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Community and Q&A

Insulating an existing roof

Lolalo12 | Posted in Energy Efficiency and Durability on

So I’ve been reading the blogs about the best way to insulate a roof, but it always seems that they are dealing with new roofs or gables. We purchased a house a few years back and have been steadily renovating it. The roof was “new” asphalt at the time of purchase – seller added additional layer of asphalt shingles so not a complete tear off. In either event, I dont wish to redo the roof at this time, but i need to insulate it as we intend to begin converting it to bedrooms. The roof is a hip roof with three dormers (one at each cardinal direction except west). From the various posts it seems like i will need to treat it as an unvented cathedral ceiling. What i’m debating is the combination of insulation to employ. Spray foam concerns me because of cost and that it conceals leaks. I am in Zone 5 (connecticut) so all seasons are of concern.

Existing roof construction is as follows: Asphalt shingles, plywood, purlins, and 2×4 rafters (built 1920, lumber is really 4″)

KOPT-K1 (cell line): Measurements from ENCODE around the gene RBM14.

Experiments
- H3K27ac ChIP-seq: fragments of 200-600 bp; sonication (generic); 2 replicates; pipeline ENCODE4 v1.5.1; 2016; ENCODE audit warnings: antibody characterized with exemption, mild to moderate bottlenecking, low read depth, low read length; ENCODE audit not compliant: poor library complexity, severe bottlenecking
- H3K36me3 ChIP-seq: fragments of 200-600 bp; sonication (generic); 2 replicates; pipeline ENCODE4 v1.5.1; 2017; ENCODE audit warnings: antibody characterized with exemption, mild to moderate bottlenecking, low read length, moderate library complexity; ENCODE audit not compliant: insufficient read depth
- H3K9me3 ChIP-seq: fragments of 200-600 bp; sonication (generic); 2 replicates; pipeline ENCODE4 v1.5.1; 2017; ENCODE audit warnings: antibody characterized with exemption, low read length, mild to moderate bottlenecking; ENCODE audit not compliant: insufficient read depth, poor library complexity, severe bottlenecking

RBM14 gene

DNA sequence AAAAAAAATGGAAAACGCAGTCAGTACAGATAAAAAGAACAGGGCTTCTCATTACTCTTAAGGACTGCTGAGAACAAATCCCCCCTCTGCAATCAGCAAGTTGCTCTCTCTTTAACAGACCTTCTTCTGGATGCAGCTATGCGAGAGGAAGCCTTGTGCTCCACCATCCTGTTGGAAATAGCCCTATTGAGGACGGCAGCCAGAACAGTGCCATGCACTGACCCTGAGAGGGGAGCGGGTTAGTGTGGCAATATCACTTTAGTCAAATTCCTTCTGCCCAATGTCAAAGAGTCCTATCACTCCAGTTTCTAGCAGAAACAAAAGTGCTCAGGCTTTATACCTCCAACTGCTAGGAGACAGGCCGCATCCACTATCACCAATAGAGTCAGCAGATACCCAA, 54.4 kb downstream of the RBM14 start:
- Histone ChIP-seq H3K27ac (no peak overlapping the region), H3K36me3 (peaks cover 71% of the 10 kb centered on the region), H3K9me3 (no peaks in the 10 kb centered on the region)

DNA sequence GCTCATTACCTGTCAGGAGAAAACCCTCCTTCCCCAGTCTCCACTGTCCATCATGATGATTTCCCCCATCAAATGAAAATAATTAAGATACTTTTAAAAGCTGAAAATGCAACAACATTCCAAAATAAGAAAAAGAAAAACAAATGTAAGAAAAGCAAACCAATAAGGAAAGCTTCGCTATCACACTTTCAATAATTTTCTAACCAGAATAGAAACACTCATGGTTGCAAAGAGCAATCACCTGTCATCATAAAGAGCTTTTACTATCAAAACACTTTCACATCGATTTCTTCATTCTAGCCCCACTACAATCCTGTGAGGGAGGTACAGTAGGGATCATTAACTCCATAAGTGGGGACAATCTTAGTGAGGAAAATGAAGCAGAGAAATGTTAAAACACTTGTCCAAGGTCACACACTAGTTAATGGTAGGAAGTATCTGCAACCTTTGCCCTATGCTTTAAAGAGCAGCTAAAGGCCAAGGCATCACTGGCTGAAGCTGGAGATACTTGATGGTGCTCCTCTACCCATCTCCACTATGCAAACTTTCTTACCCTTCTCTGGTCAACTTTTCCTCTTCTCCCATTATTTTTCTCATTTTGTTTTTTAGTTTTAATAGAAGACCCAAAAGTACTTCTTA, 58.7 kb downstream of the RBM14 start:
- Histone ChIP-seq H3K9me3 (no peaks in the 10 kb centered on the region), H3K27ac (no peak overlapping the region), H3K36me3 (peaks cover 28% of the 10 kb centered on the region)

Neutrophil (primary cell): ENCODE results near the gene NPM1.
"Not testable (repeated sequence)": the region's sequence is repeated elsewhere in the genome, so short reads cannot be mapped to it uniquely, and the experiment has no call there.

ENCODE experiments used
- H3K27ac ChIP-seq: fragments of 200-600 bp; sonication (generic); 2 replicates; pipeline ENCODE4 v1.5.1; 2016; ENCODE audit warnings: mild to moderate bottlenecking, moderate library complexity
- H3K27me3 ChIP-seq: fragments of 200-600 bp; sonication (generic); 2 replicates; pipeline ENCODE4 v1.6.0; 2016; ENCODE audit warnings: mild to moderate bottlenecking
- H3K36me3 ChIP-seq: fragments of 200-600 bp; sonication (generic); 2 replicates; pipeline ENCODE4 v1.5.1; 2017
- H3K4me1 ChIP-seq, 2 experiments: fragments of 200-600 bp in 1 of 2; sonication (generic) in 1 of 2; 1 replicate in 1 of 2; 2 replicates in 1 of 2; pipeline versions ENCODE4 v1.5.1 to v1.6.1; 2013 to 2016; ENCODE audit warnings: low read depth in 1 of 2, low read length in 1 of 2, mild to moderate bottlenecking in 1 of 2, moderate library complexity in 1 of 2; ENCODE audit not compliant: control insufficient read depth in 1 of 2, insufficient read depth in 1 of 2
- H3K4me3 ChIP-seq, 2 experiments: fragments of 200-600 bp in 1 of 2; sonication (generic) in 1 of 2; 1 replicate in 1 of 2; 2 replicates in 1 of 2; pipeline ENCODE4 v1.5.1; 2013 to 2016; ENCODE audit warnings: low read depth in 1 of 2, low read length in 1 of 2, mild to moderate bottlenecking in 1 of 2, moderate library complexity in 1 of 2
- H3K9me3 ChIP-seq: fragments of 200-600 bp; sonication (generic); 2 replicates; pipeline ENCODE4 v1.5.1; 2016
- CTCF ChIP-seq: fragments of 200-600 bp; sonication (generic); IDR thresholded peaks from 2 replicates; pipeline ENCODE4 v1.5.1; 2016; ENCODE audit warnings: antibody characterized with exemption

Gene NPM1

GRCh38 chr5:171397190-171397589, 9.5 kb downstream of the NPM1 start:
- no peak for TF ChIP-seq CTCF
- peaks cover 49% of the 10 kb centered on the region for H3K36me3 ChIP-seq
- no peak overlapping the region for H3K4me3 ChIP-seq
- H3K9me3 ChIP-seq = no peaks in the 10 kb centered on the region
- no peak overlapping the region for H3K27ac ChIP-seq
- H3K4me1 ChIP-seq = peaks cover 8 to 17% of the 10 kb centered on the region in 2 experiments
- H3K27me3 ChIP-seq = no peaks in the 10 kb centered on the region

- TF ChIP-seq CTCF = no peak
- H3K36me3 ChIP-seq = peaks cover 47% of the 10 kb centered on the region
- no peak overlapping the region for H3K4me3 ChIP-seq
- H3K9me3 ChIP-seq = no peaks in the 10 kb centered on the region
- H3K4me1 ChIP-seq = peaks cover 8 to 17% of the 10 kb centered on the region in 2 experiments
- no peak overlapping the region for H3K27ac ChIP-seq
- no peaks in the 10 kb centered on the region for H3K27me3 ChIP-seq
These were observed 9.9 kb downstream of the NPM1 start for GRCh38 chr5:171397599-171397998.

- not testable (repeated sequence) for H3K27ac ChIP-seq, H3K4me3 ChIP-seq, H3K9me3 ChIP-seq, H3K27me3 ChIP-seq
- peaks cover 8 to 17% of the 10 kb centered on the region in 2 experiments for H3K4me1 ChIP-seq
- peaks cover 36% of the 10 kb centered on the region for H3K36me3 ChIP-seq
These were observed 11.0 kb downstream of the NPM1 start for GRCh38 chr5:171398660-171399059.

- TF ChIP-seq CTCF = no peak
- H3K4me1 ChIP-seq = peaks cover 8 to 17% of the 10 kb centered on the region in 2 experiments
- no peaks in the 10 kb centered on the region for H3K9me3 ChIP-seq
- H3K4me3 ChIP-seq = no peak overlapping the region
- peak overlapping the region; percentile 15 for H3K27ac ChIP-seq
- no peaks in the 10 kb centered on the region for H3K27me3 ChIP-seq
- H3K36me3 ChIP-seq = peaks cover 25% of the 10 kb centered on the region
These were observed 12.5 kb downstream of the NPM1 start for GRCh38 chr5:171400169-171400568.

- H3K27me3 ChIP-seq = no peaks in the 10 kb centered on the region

I have two thoughts.

OPTION 1: seal Eave and all joints at the perimeter with spray foam then fill cavity with 3 1/2″ of roxul, vapor permeable air barrier on the inside face of rafters, 2x furring and 1/2″ gypsum. Later, reroof-complete tearoff and put down 3-4inches of polyiso followed by 3/4″ plywood, A/V barrier and standing seam metal roof.

OPTION 2:seal Eave and all joints at the perimeter with spray foam then fill cavity with 3 1/2″ of roxul, 2 layers of 2″ rigid over rafters – staggering joints, Vapor barrier, 2x furring and 1/2″ gypsum.

Both options would be around R41, but head height is a concern so ideally with option 2 i would prefer not to do more than 2 inches of Rigid. I definately do not wish to trap water and by code i should be around an r49. Advice would be appreciated.

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Replies

  1. GBA Editor
    Martin Holladay | | #1

    LoLaLo,
    I want a job that pays $500 an hour and includes two months of vacation per year. But you can't always get what you want.

    Hipped roof, low ceiling, three dormers -- and you want to turn it into bedrooms. Not many options there. Just because you can't get what you want, doesn't mean you're getting bad advice.

    So:

    1. Hipped roof and the presence of dormers precludes vented options.

    2. The fact that you don't want to install rigid foam above the existing roof sheathing means that you have to use closed-cell spray foam on the underside of the roof sheathing.

    3. Other options (including the options your propose) can lead to moisture accumulation and rot.

    More information here: How to Build an Insulated Cathedral Ceiling.

  2. Lolalo12 | | #2

    Thank you.

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